Luca Turin's perfume reviews @perfumes_ilove

Hendley Perfumes

static1.squarespace.jpgThe process from a good idea to a great perfume usually goes through a stage of broad strokes followed by a long, slow and painstaking stage of refinement. This is not unlike editing a text, where you may, in a burst of activity, write a couple of thousand words in a morning, then find yourself messing with one small thing or another for weeks. Half-way through the refining, you become thoroughly sick with the whole thing, so jaded that you don’t even notice glaring typos anymore and can no longer tell whether you’re making things better or worse. Perfumery is like writing, only harder, which is why all perfumers, even the greatest, rely on evaluators to tell them whether or not they are getting “warmer” during the adjustment phase. The Givaudan perfumer Calice Becker once told me that her Tommy Girl had gone through over a thousand variants before being settled, and that the evaluator had made a huge contribution (before leaving the industry and going on to study philosophy).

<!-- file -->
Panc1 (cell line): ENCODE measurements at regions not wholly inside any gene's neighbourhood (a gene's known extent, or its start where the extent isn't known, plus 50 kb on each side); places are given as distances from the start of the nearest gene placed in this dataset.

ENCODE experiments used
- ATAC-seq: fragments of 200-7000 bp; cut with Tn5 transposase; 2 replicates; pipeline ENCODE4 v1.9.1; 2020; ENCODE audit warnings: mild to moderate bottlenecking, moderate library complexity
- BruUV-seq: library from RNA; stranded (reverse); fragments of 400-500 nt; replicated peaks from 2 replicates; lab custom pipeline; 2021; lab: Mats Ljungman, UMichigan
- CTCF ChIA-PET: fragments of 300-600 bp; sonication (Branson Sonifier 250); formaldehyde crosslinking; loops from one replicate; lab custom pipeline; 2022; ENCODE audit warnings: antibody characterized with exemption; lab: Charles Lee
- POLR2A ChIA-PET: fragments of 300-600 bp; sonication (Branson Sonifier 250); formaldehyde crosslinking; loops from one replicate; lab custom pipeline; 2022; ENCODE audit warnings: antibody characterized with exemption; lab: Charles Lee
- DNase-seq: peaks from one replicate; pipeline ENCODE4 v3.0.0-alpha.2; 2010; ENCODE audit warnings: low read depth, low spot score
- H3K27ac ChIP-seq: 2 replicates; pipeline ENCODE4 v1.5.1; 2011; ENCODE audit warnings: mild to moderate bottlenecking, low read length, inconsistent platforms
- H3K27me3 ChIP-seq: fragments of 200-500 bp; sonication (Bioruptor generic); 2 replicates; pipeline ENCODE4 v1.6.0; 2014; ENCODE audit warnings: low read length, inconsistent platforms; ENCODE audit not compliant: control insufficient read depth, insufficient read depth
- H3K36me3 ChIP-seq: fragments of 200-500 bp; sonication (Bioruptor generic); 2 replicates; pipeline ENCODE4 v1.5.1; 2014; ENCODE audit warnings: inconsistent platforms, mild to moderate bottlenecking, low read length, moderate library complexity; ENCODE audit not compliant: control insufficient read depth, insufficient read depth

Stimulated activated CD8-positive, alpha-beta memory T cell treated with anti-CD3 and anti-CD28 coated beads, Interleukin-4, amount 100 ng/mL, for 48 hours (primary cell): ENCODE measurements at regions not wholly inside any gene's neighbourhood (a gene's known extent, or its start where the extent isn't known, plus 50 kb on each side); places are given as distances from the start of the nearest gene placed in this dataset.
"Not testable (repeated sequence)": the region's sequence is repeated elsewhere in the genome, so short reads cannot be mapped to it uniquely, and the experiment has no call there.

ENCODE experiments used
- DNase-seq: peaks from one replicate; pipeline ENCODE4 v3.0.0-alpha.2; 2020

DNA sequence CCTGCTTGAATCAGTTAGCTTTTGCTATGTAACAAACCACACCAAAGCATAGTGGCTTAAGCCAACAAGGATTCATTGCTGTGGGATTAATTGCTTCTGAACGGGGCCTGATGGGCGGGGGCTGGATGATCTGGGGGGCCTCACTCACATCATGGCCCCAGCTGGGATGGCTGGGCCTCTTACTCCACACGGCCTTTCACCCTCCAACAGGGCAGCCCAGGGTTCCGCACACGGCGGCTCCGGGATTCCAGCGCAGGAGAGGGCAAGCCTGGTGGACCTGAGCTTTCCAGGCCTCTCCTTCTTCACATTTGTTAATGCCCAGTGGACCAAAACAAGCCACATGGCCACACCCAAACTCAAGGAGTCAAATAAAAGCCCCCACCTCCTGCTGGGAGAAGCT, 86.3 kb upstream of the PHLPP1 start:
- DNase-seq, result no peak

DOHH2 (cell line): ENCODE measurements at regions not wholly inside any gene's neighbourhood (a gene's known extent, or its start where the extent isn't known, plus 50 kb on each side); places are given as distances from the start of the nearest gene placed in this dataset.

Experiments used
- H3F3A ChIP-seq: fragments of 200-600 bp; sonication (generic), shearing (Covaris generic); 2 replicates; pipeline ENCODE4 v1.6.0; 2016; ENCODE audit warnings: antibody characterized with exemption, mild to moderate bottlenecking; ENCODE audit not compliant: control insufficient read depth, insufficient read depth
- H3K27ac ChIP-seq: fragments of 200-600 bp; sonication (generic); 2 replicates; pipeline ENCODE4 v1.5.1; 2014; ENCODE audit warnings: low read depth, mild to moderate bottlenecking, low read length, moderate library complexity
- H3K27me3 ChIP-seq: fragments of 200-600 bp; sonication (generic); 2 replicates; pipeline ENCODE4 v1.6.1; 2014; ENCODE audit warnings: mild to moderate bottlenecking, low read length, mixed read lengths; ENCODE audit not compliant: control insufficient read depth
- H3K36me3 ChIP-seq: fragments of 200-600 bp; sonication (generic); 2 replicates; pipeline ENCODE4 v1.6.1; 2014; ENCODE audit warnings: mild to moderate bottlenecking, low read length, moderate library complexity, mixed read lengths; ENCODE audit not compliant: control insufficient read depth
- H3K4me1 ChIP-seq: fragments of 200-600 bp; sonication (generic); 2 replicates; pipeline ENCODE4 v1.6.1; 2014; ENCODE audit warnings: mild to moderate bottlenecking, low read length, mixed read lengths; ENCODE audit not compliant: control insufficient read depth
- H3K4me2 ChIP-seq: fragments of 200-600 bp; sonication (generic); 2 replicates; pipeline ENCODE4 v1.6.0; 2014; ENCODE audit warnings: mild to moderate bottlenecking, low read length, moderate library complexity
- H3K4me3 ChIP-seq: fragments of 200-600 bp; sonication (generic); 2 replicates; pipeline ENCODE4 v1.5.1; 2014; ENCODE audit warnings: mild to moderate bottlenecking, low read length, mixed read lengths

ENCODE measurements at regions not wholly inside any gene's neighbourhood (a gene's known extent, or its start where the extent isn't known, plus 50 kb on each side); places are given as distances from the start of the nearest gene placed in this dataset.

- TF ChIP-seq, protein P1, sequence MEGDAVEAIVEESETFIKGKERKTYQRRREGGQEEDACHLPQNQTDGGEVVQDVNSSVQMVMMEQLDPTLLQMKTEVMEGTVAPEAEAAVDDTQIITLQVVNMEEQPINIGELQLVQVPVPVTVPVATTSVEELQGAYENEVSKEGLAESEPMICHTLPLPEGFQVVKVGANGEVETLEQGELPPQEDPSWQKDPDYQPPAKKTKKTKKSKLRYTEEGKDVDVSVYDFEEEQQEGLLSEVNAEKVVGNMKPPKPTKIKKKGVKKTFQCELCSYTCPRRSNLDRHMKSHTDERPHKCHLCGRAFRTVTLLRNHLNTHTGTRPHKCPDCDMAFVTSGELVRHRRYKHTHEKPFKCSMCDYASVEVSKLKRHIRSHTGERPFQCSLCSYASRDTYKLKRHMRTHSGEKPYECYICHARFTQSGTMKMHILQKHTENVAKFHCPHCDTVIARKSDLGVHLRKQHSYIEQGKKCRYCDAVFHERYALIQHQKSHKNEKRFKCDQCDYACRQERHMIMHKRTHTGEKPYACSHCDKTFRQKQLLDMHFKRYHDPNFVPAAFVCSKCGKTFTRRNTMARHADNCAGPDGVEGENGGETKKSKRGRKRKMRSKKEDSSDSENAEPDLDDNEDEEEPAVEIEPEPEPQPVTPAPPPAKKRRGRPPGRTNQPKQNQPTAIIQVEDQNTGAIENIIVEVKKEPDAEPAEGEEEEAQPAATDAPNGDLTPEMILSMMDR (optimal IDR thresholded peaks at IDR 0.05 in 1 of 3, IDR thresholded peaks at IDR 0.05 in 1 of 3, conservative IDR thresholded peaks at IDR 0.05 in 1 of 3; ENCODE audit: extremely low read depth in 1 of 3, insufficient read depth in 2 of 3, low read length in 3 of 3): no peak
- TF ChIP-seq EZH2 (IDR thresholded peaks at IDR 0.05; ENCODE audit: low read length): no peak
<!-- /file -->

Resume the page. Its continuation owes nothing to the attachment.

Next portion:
Perhaps the biggest difficulty for indie perfumers is that they tend to work alone, which makes it all the more impressive when you encounter one, like  Hans Hendley,  achieving one polished perfume after another. This rare skill is easy to recognise by its effect, which as ever for me translates to timbre. I get the same feeling when I try on a great pair of headphones, a sensation of magical ease and comfort that makes me want to turn the volume up. Audiophiles will know what I mean. Hendley fragrances are not striving to shock and bewilder. They focus instead on being as pleasurable as possible. When I sprayed all six on strips before me, the room filled with an Eric Whitacre chorus of —mostly natural— materials.  They are all good, but my two favorites are Fume, which I rate up there with Skive and Lampblack among the best smoky fragrances around. It has an unusual background of aldehydes which makes the autumnal colors of the fragrance shine as if painted on reflective tape. The other is Gia, a fragrance uncannily close to Paul Parquet’s epochal Parfum Idéal (Houbigant, 1900), which I found in a Moscow antique store, unopened, 90 years later. I cannot improve on Hendley’s own description of Gia as a “sumptuous, spiced perfume evocative of nights out in the finest makeup and furs.” J’allais le dire.

Categories: niche houses